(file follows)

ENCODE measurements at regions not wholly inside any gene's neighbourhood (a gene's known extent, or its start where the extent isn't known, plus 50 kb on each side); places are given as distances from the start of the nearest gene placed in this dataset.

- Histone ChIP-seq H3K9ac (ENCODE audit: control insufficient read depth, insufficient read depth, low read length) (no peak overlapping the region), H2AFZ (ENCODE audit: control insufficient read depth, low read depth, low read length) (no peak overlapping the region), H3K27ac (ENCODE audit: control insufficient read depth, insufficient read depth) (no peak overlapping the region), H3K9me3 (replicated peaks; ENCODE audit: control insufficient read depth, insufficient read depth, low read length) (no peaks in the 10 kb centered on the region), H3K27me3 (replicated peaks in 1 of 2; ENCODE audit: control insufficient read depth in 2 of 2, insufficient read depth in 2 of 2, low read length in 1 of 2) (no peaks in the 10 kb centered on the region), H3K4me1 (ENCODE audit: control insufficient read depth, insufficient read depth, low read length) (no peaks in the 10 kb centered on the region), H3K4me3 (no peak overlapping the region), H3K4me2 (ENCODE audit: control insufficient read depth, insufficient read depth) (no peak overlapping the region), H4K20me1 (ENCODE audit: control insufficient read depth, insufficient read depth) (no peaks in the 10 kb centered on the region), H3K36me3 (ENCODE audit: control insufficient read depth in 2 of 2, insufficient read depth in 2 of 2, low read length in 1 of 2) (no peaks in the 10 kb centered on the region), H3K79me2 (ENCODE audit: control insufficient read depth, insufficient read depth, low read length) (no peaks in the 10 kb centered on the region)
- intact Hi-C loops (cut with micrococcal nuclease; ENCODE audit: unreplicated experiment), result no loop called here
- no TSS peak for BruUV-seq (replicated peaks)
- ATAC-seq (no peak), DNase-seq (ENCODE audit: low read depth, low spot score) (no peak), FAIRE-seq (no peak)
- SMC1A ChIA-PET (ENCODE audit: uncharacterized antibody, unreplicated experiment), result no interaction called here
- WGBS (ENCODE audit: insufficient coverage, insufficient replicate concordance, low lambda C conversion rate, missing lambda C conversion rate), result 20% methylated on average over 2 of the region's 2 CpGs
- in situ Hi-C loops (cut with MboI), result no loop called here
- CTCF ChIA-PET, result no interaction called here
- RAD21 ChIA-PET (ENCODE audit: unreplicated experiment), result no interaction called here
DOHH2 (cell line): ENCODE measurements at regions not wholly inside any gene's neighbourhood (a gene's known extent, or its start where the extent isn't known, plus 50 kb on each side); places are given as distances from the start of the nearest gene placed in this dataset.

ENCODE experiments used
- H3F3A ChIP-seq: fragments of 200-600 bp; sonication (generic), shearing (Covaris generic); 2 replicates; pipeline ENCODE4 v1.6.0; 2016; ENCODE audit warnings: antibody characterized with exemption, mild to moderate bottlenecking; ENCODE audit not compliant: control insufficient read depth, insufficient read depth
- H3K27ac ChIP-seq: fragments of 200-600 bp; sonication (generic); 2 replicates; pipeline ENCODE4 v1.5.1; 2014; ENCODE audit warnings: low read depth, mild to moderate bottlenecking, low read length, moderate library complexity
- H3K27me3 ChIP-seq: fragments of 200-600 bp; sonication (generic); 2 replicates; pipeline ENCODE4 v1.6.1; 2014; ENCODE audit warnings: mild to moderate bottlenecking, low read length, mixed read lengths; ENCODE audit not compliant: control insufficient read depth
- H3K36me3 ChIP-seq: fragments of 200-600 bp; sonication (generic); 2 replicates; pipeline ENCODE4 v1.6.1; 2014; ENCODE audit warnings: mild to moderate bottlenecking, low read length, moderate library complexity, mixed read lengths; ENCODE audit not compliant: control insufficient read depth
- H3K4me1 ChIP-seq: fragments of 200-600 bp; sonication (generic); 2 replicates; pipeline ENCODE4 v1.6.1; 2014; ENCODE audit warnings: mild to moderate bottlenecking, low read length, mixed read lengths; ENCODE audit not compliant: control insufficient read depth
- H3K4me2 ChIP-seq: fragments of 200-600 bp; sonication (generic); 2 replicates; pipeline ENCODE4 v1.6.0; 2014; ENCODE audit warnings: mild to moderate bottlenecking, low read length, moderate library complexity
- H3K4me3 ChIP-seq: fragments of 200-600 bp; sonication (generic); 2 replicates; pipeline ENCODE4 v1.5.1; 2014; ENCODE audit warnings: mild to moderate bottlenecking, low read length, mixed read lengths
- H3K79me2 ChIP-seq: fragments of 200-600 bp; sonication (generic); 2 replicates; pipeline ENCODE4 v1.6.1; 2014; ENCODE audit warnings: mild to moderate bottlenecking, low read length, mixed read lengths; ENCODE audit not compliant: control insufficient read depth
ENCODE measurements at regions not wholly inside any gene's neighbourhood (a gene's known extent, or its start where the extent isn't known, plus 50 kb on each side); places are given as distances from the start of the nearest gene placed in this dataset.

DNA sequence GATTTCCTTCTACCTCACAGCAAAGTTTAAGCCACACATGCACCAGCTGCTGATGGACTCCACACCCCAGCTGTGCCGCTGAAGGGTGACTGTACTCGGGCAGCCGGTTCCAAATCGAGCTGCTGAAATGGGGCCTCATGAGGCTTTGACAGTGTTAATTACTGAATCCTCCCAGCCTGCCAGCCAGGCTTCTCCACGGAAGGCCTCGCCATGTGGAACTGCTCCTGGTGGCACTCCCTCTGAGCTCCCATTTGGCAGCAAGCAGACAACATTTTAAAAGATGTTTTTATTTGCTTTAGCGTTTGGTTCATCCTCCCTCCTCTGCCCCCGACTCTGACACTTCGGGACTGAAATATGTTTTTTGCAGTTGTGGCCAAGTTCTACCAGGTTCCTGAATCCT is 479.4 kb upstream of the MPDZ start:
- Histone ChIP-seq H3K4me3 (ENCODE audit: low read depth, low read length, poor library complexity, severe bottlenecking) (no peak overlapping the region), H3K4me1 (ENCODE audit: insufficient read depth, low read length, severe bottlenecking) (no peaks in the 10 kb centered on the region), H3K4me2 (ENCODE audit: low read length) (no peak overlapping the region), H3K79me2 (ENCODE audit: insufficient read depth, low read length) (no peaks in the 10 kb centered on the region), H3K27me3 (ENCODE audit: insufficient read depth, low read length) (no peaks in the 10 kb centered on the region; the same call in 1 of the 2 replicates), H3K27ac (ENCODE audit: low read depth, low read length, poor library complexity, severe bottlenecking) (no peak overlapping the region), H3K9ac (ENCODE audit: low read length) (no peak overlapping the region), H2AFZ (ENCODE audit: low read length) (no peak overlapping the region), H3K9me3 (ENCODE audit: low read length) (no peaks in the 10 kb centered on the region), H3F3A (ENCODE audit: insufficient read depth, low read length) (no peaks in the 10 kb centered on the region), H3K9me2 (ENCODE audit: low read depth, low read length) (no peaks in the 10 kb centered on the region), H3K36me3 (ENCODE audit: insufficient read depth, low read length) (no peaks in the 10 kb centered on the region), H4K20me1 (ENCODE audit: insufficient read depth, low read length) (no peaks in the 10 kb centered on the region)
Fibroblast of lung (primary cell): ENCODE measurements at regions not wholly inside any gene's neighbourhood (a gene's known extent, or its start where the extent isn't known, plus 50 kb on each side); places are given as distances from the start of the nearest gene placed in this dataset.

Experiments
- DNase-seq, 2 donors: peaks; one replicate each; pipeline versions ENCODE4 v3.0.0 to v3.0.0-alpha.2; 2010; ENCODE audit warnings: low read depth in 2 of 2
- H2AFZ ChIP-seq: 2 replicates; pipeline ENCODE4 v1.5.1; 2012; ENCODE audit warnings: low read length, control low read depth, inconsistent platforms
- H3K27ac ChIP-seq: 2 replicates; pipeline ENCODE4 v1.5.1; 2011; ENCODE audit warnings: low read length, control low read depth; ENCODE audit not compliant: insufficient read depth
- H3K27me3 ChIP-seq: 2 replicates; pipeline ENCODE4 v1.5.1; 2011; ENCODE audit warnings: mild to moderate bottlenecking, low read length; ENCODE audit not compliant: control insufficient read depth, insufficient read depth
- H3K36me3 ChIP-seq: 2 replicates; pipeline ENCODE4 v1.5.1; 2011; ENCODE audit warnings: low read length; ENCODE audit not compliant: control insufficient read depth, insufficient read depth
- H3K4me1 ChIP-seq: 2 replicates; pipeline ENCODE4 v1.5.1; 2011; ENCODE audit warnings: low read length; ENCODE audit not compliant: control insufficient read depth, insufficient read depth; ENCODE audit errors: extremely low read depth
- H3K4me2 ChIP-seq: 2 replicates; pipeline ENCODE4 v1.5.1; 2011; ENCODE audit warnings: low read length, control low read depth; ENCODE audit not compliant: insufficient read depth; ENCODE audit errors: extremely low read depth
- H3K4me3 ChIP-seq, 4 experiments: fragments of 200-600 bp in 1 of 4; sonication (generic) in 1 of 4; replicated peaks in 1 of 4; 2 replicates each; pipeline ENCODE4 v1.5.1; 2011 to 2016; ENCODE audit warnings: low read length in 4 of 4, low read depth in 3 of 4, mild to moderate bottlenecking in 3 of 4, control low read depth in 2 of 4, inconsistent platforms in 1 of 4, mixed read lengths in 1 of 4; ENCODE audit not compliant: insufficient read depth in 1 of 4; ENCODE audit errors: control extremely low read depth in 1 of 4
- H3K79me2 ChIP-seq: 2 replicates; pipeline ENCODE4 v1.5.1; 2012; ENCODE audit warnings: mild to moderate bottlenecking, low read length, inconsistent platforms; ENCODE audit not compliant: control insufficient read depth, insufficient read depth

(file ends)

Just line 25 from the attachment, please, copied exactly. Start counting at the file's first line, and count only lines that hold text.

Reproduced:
Experiments